Samsung UN65HU7250 4K LED TV Review
4K? Check. Curved screen? Check. Spectacular picture? Not at all.
Behind the Screens
The Samsung UN65HU7250 (MSRP $3,999.99) is a pricey 65-inch 4K TV with more weaknesses than strengths. Despite generating very bright highlights, it struggles to produce deep black levels to contrast them. The HU7250's color production is fairly accurate right out of the box, so viewers needn't lean on professional calibration in order to enjoy a reliable color space. Given the size of the HU7250, one of its biggest drawbacks is undoubtedly its narrow viewing angle. A 65-inch screen practically demands to be enjoyed by groups of people at a time, but unfortunately, the HU7250's viewing angle is preposterously narrow.
Testing takes place before and after calibration so we can compare a TV's out-of-the-box performance with its maximum potential. In the case of the HU7250, Samsung's offering users a complete color management system, 2- and 10-point white balance adjustments, a gamma slider, and an expanded color space.
I began on the "Movie" picture mode with the color temperature set to "Warm2." During the calibration process, I made several adjustments to the TV's white balance and corrected the TV's primary and secondary color points using the color management system.
Below are the pre- and post-calibration settings for reference.
Grayscale & RGB Balance
In digital color all neutral tones—black, white, and all of the grays in between—are actually the combination of carefully balanced red, blue, and green. How smoothly a TV produces such neutral tones says a lot about its overall performance. We measure the amount of grayscale error in a collective called DeltaE, with a DeltaE of 3 or less considered ideal.
Prior to calibration, the HU7250 produced a middling 4.75 DeltaE. I was able to squash this down to 1.67 using the TV's 2- and 10-point white balance controls. This means you'll get crisper neutral tones, without the distracting color casts that plague lesser TVs.
A closer look at the grayscale reveals the HU7250's struggles with red and blue. While its emphasis of green remains more or less the same, the HU7250 under-emphasizes red in favor of blue, especially as it approaches peak brightness. In this case, an informed calibration helped tremendously.
Contrast ratio is a TV's reference white (100 IRE) divided by its deepest black level (0 IRE), and a high contrast ratio is the cornerstone of an immersive, detailed picture. The HU7250 is capable of producing bright highlights (I measured a reference white of 221.9 cd/m2), but its black level bottomed out at a paltry 0.09 cd/m2.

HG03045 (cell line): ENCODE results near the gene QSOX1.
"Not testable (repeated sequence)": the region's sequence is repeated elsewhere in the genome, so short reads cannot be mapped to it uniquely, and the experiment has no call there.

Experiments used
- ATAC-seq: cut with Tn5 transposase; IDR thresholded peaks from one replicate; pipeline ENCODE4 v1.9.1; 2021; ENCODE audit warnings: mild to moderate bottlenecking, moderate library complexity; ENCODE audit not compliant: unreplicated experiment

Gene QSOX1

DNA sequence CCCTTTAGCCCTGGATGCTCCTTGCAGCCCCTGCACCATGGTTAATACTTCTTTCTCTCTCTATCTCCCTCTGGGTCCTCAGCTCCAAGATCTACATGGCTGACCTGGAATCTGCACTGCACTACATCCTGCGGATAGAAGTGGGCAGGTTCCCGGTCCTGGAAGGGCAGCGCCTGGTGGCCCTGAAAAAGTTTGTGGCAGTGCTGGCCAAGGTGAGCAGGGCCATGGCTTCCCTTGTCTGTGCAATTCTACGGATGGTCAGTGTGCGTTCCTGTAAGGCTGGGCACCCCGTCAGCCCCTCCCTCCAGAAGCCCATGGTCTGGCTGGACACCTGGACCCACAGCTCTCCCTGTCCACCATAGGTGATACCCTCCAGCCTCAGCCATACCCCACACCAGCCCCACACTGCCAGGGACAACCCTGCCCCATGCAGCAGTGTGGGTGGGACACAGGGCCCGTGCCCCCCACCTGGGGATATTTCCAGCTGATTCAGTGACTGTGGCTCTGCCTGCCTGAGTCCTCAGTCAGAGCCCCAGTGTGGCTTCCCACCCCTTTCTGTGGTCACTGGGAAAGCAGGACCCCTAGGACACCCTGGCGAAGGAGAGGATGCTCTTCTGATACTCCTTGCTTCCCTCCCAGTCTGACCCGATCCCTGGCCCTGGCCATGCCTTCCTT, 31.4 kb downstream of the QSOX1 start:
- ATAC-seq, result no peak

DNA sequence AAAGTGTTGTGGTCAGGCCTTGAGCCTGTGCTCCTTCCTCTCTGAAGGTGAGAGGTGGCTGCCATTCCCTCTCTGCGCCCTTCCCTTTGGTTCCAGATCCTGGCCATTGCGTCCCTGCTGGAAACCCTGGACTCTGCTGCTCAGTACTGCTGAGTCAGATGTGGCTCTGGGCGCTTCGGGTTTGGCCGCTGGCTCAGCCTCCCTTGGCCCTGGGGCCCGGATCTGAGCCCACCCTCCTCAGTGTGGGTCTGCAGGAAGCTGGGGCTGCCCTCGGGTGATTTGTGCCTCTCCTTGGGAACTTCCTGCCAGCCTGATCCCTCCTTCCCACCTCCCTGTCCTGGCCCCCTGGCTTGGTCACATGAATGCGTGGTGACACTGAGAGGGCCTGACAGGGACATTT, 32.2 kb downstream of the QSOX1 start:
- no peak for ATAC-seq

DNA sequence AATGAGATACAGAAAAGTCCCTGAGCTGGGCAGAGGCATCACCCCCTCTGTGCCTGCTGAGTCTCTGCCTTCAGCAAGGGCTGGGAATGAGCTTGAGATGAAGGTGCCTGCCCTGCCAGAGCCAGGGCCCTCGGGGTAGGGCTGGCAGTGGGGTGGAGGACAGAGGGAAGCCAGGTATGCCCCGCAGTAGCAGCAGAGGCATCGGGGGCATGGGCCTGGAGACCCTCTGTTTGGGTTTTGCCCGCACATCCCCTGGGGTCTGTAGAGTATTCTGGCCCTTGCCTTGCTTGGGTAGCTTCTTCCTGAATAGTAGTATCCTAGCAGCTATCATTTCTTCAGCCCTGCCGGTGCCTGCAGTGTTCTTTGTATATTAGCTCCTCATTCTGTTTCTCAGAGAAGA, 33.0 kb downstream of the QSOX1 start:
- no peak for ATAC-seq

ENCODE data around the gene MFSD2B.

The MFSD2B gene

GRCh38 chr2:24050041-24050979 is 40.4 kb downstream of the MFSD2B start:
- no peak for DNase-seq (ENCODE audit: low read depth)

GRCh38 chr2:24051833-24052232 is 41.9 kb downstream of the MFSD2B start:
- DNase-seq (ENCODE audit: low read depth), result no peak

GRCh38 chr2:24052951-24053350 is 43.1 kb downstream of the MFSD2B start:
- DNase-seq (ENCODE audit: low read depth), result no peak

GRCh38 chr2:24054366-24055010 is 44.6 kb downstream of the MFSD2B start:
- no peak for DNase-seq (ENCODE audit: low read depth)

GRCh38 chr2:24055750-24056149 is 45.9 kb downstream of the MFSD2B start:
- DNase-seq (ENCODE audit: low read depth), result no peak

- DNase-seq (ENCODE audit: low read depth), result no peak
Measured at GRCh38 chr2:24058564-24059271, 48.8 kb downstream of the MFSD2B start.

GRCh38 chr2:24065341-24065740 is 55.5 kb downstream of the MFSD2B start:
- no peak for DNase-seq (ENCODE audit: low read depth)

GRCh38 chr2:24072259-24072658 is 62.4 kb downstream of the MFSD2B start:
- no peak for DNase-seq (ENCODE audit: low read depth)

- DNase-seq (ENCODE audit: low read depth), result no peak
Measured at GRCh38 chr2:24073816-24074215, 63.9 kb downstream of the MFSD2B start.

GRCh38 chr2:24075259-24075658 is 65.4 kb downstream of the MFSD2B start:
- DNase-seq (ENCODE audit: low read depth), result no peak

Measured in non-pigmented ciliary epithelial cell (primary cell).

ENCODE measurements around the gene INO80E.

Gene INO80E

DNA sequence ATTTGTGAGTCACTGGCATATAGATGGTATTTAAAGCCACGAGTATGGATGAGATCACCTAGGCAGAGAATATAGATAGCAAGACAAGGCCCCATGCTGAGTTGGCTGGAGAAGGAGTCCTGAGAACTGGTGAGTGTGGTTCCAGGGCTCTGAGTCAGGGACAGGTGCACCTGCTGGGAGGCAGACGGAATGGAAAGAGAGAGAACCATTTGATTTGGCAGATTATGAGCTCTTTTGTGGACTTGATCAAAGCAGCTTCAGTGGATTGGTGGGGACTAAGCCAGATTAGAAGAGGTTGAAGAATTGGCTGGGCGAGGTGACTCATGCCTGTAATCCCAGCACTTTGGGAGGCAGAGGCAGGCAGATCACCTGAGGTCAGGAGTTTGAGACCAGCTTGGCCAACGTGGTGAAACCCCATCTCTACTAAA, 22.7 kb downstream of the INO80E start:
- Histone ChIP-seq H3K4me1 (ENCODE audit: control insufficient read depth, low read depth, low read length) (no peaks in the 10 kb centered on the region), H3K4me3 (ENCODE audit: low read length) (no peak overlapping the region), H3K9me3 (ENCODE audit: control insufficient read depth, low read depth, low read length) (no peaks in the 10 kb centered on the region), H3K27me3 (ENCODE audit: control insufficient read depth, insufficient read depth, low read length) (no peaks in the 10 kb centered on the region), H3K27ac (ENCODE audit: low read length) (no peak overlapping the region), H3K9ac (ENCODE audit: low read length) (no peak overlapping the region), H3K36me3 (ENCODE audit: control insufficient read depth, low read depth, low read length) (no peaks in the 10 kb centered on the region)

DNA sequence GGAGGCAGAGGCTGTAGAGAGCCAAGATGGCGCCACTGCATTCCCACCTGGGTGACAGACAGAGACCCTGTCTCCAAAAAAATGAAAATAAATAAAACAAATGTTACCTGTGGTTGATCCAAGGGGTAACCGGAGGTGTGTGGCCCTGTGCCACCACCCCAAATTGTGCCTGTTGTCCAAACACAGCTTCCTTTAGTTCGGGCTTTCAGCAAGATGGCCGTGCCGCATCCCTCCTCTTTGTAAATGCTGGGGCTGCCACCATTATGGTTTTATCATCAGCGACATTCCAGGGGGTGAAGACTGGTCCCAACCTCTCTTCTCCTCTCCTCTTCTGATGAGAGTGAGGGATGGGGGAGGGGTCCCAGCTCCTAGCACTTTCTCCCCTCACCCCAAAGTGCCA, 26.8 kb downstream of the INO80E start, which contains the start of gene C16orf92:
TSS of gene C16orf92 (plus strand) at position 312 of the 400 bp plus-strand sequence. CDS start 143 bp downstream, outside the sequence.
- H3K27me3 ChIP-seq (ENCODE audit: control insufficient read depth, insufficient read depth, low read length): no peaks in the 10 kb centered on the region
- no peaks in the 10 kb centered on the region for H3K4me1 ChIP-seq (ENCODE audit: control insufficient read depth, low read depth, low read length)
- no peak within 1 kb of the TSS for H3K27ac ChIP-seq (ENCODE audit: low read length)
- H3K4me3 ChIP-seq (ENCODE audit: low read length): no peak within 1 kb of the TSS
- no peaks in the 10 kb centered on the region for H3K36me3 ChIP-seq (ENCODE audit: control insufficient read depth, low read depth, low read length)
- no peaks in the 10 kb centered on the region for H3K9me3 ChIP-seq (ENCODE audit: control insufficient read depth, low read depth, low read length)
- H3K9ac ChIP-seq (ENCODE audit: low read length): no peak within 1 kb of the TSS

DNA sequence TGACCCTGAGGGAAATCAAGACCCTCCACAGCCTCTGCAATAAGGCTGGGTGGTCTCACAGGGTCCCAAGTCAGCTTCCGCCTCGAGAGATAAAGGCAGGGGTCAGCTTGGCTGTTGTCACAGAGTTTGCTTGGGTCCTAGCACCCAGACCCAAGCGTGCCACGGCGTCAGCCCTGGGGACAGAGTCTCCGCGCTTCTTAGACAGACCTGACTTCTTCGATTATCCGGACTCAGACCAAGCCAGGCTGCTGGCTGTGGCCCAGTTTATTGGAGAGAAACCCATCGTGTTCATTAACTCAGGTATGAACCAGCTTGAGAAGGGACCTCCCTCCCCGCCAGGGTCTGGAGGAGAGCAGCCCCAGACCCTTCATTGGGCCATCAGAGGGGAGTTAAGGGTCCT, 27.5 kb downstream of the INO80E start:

The result is a middling contrast ratio of 2465:1; not dismal by any stretch, but disappointing for a TV of this caliber and price. The HU7250 gets bright, but it doesn't get dark enough to do justice to the 4K blockbusters you'll undoubtedly want to screen on this thing.
In all likelihood, a 65-inch ultra-high definition television is an investment made with friends and family in mind. After all, if a picture this big can't hold up at multiple angles, what's the point? Our viewing angle test determines precisely how far away from a direct line of sight a viewer can sit while still experiencing an uncompromised picture.
Unfortunately, the HU7250's curved screen seems to be more of a hinderance than a blessing. I measured a total viewing angle of 22°, or ±11° from center to either side; too narrow for large social gatherings. Despite Samsung's claims that their curved screens increase immersion, it simply does not seem to be the case unless you're five feet away and planted square in the center of the picture.
A color gamut is a visualization of every color a television is capable of producing with special attention paid to primary and secondary color points. The precise hue, saturation, and luminance of these points are dictated by the International Telecommunication Union. Our measurements determine how close a TV comes to meeting these standards.
The HU7250's out-of-the-box color performance is quite good, but magenta, cyan, and white are skewed slightly towards blue. While keeping the color space on "Auto," I used Samsung's color management controls to rein in the HU7250's color points, resulting in an even better color palette.
Our gamma test determines how evenly a TV distributes luminance from one level of the grayscale to the next. Poor gamma manifests itself in crushed details, particularly in the darker areas of any given picture. We test and calibrate TVs for a gamma curve of 2.4, which is considered ideal for dark rooms. Keep in mind, however, that lower gamma curves (2.2 - 1.8) are better suited for dimly lit or bright rooms.
If you're planning on placing the HU7250 in a room with a touch of ambient lighting, its out-of-the-box 2.2 gamma curve is perfect. After calibration, I measured a gamma of 2.4, which is better suited for darkened home theaters.
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